As anyone who regularly follows my blog, or even someone seeing it for the first time and sees the quality links on the side, may notice, nice to awesome wines out number the decent to crap wines by about 5:1. It's not that I am incredibly lucky when it comes to buying wine, although for the hundreds of bottles of wine I have bought over the past few years I have yet to come across a single corked wine which is incredibly lucky given that roughly 1 in every 50 bottle sealed with a cork is corked. I drink more wine than I post. I figure there aren't too many people interested in reading about decent or crappy wine, it doesn't really help you pick one at the store.
I will admit that most wine that I drink is somewhere in the nice to awesome range but this is no accident. Most wine on the market, no matter how cheap, should be nice or else it shouldn't sell - unless it's dirt cheap and has a loyal following of hobos. The real reason why I like most of the wine I drink is because I ask people. The best thing you can possibly do for yourself when it comes to buying wine is ask for a suggestion from someone who has at least a little bit of experience drinking the stuff. Not every suggestion is going to be good and some will flat out suck but I guarantee the number of good to bad wine you drink will be somewhere in the 5:1 ratio if not better. It doesn't pay to blindly take a wine off the shelf because it has a pretty label, it does pay to ask.
This wine was suggested to me and I am very happy with my purchase...
Wine: Otus Scops (or thats the name of the owl, it's in very fine print above the owls head)
Region: Durou DOC, Portugal
Grapes: Tinta Roriz (tampranillo), Touriga Franca
Notes: The aroma is to die for it's a beautiful mix of blackberry, leather, tar, coffee, and tobacco, okay written down that sounds less appealing but trust me it's very nice. Flavours are similar but there is a nice mix or red and black fruit with a little bit of herbaciousness, or what I called in my notes blackberry leaves, and some nice coffee and dark chocolate hints on the finish. Medium bodied with nice acidity this wine is a must especially given the price! The aroma is very nice, the wine itself is Nice!
Portugal and why I admire it
As I have mentioned previously Portugal grows a lot of pretty much unknown grapes and grows them in bizarre ways. We live in a wine era where most countries grow the international varieties i.e. Syrah, Cab Sauv, Sauv Blanc, Chardonnay etc. basically anything you see and recognize on the shelf of a liquor store. Almost all the international grapes are native to France, even malbec and carmenere, which are almost exclusively grown in South America these days are French by birthright. We increasingly see countries that have their own native grapes traditionally used in local wine making switching over to the international varieties but Portugal stands strong.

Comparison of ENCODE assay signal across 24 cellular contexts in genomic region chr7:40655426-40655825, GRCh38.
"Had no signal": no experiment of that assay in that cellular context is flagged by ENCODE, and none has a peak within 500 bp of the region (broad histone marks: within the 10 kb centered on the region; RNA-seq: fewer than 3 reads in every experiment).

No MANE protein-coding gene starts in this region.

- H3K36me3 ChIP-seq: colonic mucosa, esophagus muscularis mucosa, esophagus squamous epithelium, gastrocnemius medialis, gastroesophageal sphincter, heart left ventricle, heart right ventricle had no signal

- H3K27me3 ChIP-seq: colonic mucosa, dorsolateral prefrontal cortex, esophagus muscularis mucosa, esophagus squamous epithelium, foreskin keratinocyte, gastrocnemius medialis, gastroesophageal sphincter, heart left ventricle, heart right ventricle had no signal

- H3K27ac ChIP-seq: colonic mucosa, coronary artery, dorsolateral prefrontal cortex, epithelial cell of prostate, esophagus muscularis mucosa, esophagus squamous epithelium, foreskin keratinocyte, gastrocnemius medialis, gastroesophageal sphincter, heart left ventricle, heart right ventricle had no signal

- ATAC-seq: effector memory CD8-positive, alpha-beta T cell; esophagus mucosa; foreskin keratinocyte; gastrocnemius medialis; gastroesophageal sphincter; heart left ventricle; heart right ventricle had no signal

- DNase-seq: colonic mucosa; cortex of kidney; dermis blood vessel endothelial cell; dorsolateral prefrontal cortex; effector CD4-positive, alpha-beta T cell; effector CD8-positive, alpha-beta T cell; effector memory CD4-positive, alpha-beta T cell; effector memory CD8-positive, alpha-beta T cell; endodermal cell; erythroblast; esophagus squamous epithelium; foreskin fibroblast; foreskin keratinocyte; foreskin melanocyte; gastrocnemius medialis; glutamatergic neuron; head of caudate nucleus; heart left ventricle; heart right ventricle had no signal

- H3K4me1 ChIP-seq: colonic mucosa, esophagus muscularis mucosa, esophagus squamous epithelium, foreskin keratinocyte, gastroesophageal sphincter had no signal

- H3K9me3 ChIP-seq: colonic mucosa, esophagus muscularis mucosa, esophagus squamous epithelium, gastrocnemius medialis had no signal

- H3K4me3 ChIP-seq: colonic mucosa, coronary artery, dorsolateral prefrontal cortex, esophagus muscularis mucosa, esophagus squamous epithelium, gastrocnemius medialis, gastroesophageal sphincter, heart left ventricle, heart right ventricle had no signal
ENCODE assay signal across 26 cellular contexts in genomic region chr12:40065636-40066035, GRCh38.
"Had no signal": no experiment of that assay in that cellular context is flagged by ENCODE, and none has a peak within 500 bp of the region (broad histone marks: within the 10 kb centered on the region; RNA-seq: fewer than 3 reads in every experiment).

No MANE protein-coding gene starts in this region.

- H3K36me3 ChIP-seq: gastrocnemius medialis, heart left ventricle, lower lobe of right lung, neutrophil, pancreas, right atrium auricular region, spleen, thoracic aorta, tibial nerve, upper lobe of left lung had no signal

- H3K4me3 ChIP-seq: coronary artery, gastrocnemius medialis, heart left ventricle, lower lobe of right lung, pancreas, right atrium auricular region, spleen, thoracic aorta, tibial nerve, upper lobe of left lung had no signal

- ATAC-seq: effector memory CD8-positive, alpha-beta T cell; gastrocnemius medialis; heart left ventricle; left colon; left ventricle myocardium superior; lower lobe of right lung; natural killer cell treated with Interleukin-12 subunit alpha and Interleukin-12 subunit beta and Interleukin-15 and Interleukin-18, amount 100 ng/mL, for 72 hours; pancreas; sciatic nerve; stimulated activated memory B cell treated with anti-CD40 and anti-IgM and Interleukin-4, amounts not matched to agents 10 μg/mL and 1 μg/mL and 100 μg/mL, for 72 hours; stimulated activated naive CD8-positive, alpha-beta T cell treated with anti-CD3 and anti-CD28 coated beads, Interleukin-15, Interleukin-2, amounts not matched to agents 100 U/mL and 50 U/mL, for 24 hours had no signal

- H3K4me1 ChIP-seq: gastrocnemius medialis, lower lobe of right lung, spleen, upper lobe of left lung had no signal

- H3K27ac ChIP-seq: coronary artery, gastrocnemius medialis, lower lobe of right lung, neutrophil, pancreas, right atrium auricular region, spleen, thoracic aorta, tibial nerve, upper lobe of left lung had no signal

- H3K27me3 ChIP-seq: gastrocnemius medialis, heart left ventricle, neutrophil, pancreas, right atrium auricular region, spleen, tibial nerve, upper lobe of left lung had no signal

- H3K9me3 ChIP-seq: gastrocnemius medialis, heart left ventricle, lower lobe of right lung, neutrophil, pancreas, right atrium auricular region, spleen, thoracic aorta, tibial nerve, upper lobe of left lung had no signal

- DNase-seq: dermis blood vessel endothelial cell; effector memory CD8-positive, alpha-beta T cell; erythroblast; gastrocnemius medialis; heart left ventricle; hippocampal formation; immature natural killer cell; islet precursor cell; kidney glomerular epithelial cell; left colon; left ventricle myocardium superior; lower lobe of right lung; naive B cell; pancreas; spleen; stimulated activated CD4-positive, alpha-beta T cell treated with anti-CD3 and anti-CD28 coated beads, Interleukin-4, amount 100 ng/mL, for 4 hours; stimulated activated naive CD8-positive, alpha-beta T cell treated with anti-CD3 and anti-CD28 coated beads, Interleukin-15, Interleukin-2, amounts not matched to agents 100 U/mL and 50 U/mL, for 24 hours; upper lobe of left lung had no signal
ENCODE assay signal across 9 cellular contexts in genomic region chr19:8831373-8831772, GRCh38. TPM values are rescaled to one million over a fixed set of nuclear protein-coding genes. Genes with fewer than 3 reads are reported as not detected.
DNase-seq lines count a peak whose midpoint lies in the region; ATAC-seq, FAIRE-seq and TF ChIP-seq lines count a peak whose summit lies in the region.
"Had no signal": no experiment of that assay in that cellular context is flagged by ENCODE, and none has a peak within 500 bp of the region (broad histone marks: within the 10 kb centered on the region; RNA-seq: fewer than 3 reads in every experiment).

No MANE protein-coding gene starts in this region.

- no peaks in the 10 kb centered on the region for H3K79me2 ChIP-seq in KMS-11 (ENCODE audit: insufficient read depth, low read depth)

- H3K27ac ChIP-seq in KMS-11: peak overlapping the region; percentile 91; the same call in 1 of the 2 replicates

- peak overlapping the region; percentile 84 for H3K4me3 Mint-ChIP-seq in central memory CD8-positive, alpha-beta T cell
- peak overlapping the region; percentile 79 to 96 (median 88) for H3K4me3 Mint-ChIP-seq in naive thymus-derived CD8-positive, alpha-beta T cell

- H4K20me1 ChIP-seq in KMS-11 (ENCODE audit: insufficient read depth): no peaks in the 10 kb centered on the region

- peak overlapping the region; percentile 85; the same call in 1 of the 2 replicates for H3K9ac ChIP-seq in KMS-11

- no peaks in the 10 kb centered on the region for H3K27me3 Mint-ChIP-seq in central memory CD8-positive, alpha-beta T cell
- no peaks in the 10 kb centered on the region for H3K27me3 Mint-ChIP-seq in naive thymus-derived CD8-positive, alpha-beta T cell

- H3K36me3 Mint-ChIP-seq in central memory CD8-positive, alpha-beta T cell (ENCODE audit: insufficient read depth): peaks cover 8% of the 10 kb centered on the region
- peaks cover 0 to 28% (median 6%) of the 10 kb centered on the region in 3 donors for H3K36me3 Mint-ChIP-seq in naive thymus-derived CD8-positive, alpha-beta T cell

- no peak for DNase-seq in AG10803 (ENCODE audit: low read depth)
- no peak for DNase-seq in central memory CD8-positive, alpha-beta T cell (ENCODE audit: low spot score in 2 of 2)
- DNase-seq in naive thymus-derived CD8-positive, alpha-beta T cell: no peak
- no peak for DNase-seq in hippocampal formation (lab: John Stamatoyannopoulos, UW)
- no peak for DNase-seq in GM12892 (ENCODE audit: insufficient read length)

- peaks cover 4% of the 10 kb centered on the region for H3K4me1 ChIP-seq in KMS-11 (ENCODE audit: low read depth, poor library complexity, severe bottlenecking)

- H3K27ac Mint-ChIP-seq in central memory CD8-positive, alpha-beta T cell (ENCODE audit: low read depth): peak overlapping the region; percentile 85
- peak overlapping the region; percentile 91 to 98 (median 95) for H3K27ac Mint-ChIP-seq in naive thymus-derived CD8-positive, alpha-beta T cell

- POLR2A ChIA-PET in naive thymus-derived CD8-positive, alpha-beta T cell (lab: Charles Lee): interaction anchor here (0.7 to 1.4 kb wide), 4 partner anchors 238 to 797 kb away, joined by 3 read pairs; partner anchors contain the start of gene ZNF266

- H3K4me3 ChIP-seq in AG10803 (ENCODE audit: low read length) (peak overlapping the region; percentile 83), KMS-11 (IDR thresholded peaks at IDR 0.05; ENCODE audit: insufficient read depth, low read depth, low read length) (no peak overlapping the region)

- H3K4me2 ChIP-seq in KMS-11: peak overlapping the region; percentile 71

I'm sure there are Portuguese vineyards growing international varieties but Portugal is one of the few countries that doesn't try and show off the grapes they use in their wine, they are confident in their product. Altano listed the two grape varieties on the bottle one of which (touriga franca) is pretty much exclusive to Portugal and therefor unknown but the other grape, tinta roriz, is relatively common and well known in the world of wine when the spanish name is used - tampranillo, but Portugal feels no need to follow fashion so the local name is used.
It's hard to say whether Portugal and its' reluctance to use fashionable grapes or at least announce that it is using fashionable grapes will pay off. Maybe the quirkiness of this delicious country will help its' global marketability, maybe more consumer interest in wine will mean more interest in Portuguese wine. All I hope is that enough people buy Portuguese wine made from native grapes so the wineries can make a profit and don't think about switching to the international varieties - we have enough of those already.